The nervous young man stared in the mirror as he straightened his tie, patting his suit with his free hand as he did so. He had keys, wallet in the back pocket, cell phone on his hip….oh, what was he missing?

He jumped as his wife looped her arms around his neck and stared at the mirror with him. Unlike him, though, she was wearing a faint smile on her pretty face.

"What are you worried about?" she asked, kissing his cheek and sliding a small, spiral-bound notebook into his half-open hand. She put a pen into his pocket. "It's just another interview."

The man grimaced. That was what he had been telling himself for the better part of two days. It wasn't helping. "I keep telling myself that, but…" He shook his head. "It doesn't help." He turned as she loosened her hold and smiled at her. "Thanks for the advice, though. And the pen." He removed it from his pocket and held it between them, smiling at her. She laughed and took it from him, giving it a click.

"Yes," she teased. "What kind of writer are you without your pen?" She put it back in his pocket, and sighed softly as he looped his arms around her waist and kissed her gently. When he pulled back, her hands were around his neck, and one was playing with his short-cropped brown hair.

"You sure you want to do this?" she asked softly, looking up at him with worried brown eyes. The young man grimaced and shook his head.

"No," he admitted. "But he requested me specifically, and so…" He sighed. "I have to go. Someone has to get the story. For the history books."

"I guess so," the woman said doubtfully. She shook her head, sending her black hair rippling over her shoulders. As always, the man felt the need to lightly run his hand through her hair, quietly enjoying its soft, silky feel. He leaned in and gave her another kiss, but a short one. He didn't have time for anything more. Already he was going to be a bit late.

Still, he felt no need to let her go. He stood there for a moment, his forehead resting against hers, and his eyes tightly shut. At last, she pushed him away, laughing.

"C'mon," she said. "It's not like he's going to shoot you."

"That's not exactly what I'm worried about," he replied nervously. "I think he'll make me look like a fool."

She laughed. "But that's so easy to do!" She grabbed his shoulders, turned him around, and pushed him to the door.

"Do I have to?" he begged, putting both palms out at the doorway and digging in his heels. He glanced over his shoulder at her. "One more kiss?"

"You've had it!" She gave him a shove, and he stumbled out the door. He turned to her, but she was leaning against the entryway, blocking him from getting in again. "Get goin'. You don't want to be late for the interview of the century." She winked at him, then her expression softened.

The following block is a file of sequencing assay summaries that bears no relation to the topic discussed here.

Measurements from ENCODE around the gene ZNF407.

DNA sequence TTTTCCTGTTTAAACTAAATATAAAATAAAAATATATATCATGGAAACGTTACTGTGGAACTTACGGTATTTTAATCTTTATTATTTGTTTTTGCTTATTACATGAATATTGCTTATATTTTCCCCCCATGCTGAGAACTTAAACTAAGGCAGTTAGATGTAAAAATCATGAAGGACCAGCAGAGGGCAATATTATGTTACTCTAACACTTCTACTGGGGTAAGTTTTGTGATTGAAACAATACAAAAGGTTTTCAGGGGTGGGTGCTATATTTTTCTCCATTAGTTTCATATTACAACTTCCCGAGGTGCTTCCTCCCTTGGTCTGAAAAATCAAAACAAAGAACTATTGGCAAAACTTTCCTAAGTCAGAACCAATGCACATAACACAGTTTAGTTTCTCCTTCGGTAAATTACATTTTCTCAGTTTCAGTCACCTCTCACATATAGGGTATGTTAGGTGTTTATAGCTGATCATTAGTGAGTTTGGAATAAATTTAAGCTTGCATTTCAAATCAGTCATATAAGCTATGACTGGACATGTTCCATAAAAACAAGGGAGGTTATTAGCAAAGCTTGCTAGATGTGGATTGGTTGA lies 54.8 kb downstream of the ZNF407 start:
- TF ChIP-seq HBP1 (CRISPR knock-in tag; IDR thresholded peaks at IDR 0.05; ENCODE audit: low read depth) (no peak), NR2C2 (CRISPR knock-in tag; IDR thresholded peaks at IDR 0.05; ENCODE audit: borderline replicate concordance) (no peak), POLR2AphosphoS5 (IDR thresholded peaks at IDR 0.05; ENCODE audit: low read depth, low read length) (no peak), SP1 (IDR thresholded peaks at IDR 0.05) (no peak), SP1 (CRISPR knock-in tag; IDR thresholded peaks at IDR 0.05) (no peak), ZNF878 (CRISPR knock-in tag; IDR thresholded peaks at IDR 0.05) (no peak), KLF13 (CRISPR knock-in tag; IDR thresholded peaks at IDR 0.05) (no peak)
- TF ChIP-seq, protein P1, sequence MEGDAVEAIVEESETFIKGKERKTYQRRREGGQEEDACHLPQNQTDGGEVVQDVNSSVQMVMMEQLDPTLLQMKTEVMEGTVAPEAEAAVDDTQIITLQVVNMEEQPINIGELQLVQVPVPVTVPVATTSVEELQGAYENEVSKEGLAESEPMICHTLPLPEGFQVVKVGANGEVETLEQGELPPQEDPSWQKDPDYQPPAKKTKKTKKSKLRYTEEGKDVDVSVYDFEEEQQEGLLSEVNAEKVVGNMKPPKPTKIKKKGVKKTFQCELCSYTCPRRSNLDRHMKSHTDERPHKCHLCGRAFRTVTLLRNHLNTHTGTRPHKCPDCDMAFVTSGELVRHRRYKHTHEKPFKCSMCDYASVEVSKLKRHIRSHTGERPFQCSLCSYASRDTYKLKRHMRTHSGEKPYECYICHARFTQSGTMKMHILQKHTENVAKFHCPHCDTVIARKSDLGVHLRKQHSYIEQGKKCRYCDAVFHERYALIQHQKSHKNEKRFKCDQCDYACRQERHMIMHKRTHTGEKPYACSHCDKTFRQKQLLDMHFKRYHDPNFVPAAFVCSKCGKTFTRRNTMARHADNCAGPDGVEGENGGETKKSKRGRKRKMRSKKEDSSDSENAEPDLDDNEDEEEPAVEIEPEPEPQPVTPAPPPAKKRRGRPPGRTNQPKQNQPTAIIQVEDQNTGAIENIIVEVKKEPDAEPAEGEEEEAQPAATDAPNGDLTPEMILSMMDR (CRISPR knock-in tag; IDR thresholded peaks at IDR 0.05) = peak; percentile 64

"It'll be fine," she reassured him softly. "Love you." She blew him a kiss, then stepped back and closed the white door, his last portal to his safe haven.

The man stared at it for a moment, then sighed and straightened his outfit one last time. He set his shoulders, pulled the keys from his pocket, then headed to his car with the walk of a man resigned to his fate.

The drive was uneventful. His plain Honda was hardly something that attracted attention, even on the best days, and his driving style was plain and inoffensive. He had passed with a 96 on his driver's exam when he was sixteen, and the 4 had been removed for letting too many cars go at an intersection.

After about fifteen minutes, he pulled up in front of his destination. The closed prison gates, with their barbed and electric fences, loomed over him. He gulped and glanced over at the intercom.

"State your name and business," a gravelly voice said.

"Ian Keller," the young man replied, his voice shaking. He cleared his throat. "I'm here to speak to a Malcom. Malcom Black? He requested an interview with me."

There was some rustling of papers. Then, the voice spoke again. "Proceed."

The man breathed a sigh of relief. For some reason, he'd been worried about that part. He watched as the gates opened in front of him, then drove in. He pulled into a parking space and got out, brushing himself off again.

"Mr. Keller?"

Ian jumped and looked up. There were three guards standing there, each more serious than the rest. Ian looked at all of them nervously.

"Y-y-es?" he stammered. His voice cracked. The guards didn't bat an eyelash.

"We're here to escort you to your meeting place with Mr. Black," the first one said, frowning at him. "You are aware of the safety procedure?"

"Uhm….yes?" he guessed. "I mean no!" He folded his hands in front of him and smiled apprehensively at the guards. None smiled back.

"Very well," the first said. "This way. We shall brief you on the way there." He turned on his heel and started to walk. Ian looked at the other two, then hastily ran to catch up. His dress shoes squeaked, and Ian tugged on his tie nervously.

As he walked, the guard talked.

"First thing you will need to know is that Mr. Black is a dangerous criminal, and an intelligent one at that. He will try to escape. You will not give him anything. Understood? Not even a drink. Let us do that."

"Understood," Ian said, his head bobbing up and down frantically.

"Second. He will most likely try to harm you. Do you know any self-defense?"

"Well…I took a few self-defense classes during high school, but—"

"That would be a no, then," the guard interrupted. "If you get attacked, you will call for help, understand? He has requested that the room be soundproof, and lack any cameras, but if you scream loudly enough, we will hear."

"Is that really necessary?" Ian asked, attempting a laugh. It came out as a choking sound. The guard looked over at him, frowning.

"Yes," he replied. "Absolutely. Is there something wrong, Mr. Keller?"

"Oh, no! Nothing at all. It's just…I've never been in a prison before."

"And may you never be in one again," the guard said, his tone perfectly even. He stopped by a door. "Are you ready, Mr. Keller?"

"Well…." He gave the guard another shaky smile. "Not really, no."

"Good." The guard shrugged and opened the door. "It'll keep you on your guard. Good luck, Mr. Keller."

The man nodded. Then, he steeled himself, and walked into the room. The door shut with an ominous thud behind him. He resisted the urge to turn around and bang his hands against the solid metal, screaming at the top of his lungs. Instead, he steeled himself and took in his surroundings.

The room was simple. The ceilings were nine feet tall, and there was one window, which lit up the entire place. It was small—perhaps a little larger than Ian's two feet side by side. There were bars on it, and it was found near the roof. In the room there were only three items—a metal table, and two chairs, all bolted to the floor. The two chairs faced each other from across the table.